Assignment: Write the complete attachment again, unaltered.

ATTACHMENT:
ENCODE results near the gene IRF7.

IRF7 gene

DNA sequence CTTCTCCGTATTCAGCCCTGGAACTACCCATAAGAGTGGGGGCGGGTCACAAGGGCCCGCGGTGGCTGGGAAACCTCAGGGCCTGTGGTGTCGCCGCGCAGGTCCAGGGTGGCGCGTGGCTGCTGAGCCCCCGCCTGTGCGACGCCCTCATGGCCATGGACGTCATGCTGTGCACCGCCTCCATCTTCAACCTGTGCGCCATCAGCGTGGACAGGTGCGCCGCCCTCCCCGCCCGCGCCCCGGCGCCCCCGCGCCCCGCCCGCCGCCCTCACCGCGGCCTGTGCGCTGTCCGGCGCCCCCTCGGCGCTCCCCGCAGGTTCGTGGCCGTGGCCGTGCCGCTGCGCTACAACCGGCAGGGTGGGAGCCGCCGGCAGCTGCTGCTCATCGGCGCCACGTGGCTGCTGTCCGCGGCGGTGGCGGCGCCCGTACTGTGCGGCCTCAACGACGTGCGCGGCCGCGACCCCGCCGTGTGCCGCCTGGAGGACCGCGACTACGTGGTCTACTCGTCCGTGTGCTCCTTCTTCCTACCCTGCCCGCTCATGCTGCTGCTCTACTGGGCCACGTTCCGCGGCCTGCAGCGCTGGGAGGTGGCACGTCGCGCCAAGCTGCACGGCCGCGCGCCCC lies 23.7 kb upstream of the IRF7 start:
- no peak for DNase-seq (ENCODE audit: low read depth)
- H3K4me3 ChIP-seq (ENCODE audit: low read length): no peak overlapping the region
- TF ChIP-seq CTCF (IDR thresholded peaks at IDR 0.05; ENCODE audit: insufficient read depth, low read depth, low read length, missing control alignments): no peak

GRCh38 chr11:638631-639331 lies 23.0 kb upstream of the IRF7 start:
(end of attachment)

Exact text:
ENCODE results near the gene IRF7.

IRF7 gene

DNA sequence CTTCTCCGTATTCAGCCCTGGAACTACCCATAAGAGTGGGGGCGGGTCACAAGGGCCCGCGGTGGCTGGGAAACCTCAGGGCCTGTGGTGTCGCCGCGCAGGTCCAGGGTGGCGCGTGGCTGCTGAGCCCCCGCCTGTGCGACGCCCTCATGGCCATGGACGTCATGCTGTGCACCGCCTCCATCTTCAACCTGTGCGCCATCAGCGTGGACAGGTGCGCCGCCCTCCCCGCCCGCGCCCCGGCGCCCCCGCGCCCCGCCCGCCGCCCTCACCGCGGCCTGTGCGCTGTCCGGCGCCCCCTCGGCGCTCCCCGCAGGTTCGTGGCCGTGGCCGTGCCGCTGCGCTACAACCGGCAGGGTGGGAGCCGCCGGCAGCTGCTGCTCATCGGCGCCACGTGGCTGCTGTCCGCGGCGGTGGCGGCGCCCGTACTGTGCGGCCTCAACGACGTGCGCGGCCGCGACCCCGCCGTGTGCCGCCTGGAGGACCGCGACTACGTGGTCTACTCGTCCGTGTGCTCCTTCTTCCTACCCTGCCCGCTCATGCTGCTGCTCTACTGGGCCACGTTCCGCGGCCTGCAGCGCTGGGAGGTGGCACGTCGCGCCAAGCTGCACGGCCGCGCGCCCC lies 23.7 kb upstream of the IRF7 start:
- no peak for DNase-seq (ENCODE audit: low read depth)
- H3K4me3 ChIP-seq (ENCODE audit: low read length): no peak overlapping the region
- TF ChIP-seq CTCF (IDR thresholded peaks at IDR 0.05; ENCODE audit: insufficient read depth, low read depth, low read length, missing control alignments): no peak

GRCh38 chr11:638631-639331 lies 23.0 kb upstream of the IRF7 start: